In other words, sochira means "there" in the sense of toward there, while soko means "there" in the sense of that exact spot there. This can be better observed in the following examples:

  • kochira e kite
    Come toward here.
    Come toward this direction.
    • Toward where I'm showing you.
    • Maybe I'm pointing at this door, for example, and you're supposed to go through there.
  • koko e kite
    Come toward here.
    Come toward this place.
    • Toward where I am. This place around me.
    • To my house, maybe. I don't know, if I'm at work, to my workplace.
    • Maybe you're from another country, so to here, to my country.
    • Or you're an alien, so to here, to this planet that is here.

When speaking politely, the word dochira is sometimes preferred over doko.

  • kyou wa doko e iku?
    Where [you] going today?
  • kyou wa dochira e ikaremasu ka?
    Where would [you like] to go today?
    • iku
      To go.
    • ikareru
      To go.
      (passive form.)
    • In polite speech, sometimes verbs are conjugated to their passive forms without making the voice passive. So you have an active voice even with a passive verb.
    • It's weird like that.

Personal Pronouns

From the literal directional pronoun meaning of kochira, sochira, achira, dochira, comes a second, but very common, usage: to refer to people. Making these words also personal pronouns.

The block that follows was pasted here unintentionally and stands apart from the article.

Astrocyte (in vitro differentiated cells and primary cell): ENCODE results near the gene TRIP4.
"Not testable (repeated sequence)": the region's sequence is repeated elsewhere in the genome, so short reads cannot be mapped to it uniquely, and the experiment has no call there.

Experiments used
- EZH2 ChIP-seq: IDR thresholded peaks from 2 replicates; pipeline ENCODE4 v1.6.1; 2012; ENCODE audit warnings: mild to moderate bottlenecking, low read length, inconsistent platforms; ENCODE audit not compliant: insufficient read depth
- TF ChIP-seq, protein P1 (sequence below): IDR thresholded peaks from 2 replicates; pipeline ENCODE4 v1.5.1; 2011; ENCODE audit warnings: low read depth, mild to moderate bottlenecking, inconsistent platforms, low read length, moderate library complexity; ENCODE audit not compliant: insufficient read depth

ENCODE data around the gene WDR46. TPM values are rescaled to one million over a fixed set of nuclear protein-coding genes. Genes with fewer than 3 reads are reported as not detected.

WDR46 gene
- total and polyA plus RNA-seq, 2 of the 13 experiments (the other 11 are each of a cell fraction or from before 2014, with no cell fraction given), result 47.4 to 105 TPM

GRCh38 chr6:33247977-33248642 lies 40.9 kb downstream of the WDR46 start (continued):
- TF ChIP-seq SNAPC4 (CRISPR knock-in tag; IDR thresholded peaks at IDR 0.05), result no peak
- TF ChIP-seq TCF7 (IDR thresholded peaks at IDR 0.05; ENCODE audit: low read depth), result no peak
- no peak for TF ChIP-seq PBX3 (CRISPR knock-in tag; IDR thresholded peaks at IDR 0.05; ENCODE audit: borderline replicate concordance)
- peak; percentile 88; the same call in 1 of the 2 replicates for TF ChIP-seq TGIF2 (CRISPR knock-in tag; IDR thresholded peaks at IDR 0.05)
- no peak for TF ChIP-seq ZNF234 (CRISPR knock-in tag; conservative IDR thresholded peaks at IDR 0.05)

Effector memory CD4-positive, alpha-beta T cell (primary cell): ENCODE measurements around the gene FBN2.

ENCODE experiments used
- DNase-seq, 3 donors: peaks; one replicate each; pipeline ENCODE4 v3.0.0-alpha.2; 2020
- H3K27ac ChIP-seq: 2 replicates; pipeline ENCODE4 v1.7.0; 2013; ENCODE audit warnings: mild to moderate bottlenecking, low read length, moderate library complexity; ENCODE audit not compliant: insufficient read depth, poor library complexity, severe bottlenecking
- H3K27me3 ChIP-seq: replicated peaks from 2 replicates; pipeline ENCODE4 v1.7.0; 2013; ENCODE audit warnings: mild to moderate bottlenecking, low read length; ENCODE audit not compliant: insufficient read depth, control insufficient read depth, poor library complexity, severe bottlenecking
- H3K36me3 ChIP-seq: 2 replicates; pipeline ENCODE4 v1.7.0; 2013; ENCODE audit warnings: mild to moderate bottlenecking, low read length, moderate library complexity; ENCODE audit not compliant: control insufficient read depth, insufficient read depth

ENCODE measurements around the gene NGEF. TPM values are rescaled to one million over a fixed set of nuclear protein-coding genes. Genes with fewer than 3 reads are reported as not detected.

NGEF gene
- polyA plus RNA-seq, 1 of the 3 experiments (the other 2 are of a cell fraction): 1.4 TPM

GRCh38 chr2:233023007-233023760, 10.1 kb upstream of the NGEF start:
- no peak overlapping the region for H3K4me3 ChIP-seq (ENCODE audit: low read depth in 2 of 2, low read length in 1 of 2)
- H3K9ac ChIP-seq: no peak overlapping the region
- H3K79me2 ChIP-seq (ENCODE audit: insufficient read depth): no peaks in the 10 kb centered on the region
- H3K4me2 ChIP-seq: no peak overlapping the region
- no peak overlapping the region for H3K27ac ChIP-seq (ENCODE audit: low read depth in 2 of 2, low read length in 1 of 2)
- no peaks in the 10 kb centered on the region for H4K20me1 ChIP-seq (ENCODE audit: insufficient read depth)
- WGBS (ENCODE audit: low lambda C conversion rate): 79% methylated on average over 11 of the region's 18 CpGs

• kochira
    This person.
    I. Me. Us.
    He. She.
  • sochira
    That person. (near you.)
    He. She.
  • achira
    That person. (away from us.)
    He. She.
  • dochira
    What person?

The pronouns konata, sonata, anata, donata こなた, そなた, あなた, どなた also kind of behave this way: they first referred to directions, and then to people in toward those directions.

こちらがお客さんだ。 あんたを患者のとこまで連れて行く。
Manga: MONSTER, モンスター (Chapter 2 of Volume 3, ローヤーの法則)
  • kochira ga okyakusan da.
    Toward here is the customer.
    This here is the customer.
    This person here is the customer.
    This person is the customer.
    He is the customer.
  • anta wo kanja no toko made tsurete-iku.
    [He will] bring you until the patient's location.
    • He'll bring you to where the patient is.
    • toko とこ
      tokoro ところ
      Location. Place. Spot.
ん そちらは・・・? あ
Manga: Majin Tantei Nougami Neuro 魔人探偵 脳噛ネウロ (Chapter 1, 手【て】)
  • n, sochira wa...?
    Hmm, .toward your direction [is]...?
    • Who is that guy?
    • Who is him?
  • a


My Side, Your Side

You may have noticed that kochira こちら can also mean "I" besides "this person." And that sochira そちら can also meann "you" besides "that person."

This works just like when we say, in English, "this side of the deal." The side toward our direction. Then, we're talking about "our side of the deal." Conversely, "that side," is "their side."